Aki Onda "South of The Border" Cassette Memories Vol. 3

 

The Liminal, USA, 2012
Text by Christopher Olson

 


The appeal of Aki Onda's work is in it's messiness. Listening is often discomfiting at the outset but its inherent materiality that is to say, the warm touch of the cassette tape with its limitations and degradations all fuzzy, wobbly, hissy give the work it's character, and similar to the haze of memory or flicker of old film reels and low frame rates, Onda's tape diaries have a certain heft.

 

Less abrasive than some other releases, South of The Border, Onda's diary of a trip down to Mexico recorded on three cassette walkmans two of which, it is revealed, barely work. This works to his advantage. It's engaging listening, trying to identify textures and vague sound forms as they emerge. Some are easy to pick out others, you have to assemble yourself: snatches of passing voices, trains, street noise, what seems like beat-up Mariachi garbled and crawling through loudspeakers, local radio, ramshackle marching bands and a wall of bird noise through dirty tape heads. Everything seems distant, stretched out or shrouded in muck and fog. Representation slowly mushes into uncanny dreamlike goo, and it's all beautiful din, night-bus nod. Album closer 'I Tell a Story of Bodies That Change' is the highlight, where molasses horns loop beneath prickly rattles overtop (bones? seashells?), until the half-dream slowly recedes into three minutes of waves on a shore. It's exhilarating.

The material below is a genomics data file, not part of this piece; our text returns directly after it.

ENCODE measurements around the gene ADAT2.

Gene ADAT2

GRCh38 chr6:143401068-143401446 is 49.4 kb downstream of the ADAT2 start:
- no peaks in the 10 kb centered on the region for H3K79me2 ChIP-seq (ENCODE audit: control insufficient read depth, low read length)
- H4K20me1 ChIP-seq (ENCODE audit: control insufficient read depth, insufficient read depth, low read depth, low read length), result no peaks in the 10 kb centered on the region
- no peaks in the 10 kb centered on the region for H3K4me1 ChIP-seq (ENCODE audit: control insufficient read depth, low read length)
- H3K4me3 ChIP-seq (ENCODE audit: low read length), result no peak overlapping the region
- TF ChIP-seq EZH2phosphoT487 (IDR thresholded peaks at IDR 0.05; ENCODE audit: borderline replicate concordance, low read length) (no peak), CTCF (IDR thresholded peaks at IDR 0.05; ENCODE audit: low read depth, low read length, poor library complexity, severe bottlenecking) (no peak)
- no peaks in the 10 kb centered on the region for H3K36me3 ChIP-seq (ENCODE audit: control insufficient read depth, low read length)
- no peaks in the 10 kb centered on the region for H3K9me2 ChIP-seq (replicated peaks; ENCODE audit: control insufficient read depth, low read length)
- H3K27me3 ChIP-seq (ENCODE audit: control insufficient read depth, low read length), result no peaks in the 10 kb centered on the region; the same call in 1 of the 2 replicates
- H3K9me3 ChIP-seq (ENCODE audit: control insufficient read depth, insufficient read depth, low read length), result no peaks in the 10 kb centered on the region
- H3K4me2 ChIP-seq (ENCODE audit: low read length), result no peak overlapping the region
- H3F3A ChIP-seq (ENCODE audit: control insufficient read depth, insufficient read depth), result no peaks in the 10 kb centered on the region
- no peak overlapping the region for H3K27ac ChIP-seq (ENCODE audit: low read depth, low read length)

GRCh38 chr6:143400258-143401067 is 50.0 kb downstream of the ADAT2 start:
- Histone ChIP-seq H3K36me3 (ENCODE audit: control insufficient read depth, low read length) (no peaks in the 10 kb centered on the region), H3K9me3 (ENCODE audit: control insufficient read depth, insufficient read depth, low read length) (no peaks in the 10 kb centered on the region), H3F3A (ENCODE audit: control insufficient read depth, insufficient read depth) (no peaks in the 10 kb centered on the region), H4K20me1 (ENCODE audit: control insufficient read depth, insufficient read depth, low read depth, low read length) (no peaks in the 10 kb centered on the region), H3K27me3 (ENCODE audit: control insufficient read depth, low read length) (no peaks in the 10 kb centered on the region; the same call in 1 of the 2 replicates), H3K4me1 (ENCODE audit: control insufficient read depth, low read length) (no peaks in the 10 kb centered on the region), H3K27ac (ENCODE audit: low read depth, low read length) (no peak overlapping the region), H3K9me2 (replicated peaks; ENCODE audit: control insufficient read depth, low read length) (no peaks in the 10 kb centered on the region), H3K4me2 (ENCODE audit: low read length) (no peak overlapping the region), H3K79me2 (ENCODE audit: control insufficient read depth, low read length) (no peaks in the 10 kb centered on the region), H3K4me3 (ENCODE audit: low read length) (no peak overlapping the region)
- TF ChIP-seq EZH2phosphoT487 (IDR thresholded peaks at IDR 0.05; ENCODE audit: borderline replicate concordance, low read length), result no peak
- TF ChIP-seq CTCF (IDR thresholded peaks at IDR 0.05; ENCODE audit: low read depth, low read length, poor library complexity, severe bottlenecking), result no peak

It's also cinematic. On his blog, Onda speaks of a Mexico filtered through his Dad's Super-8 films and Jodorowsky's weirdo classic El Topo, impressed as a youngster by "another world full of dreamlike images, strong mysticism where the boundary between reality and imagination disappears" shaping a "primal image" of a country radically different from his. I wonder how it measured up when he played the tapes after.

 

I couldn't help but think of the recently, dearly-departed Chris Marker, as segments of Cassette Memories spin out like chopped-and-screwed montages in Sans Soleil, Onda playing the role of letter-writer & wanderer Sandor Krasna, Mexico standing in for Japan and the Bijago Islands, musing about the shortfalls of representation and memory: We do our best with the recording devices at hand, even if it's hard to make out what was going on. Memory makes the event into something else, anyway. Like Marker, Onda successfully manages to evoke the dopey, dreamlike excitement of navigating difference, of crowds, of travel, where jet lag, heat exhaustion, and temporal & cultural dissociation combine to make a fantastic buzz, and difficult to capture. Recommended.

 

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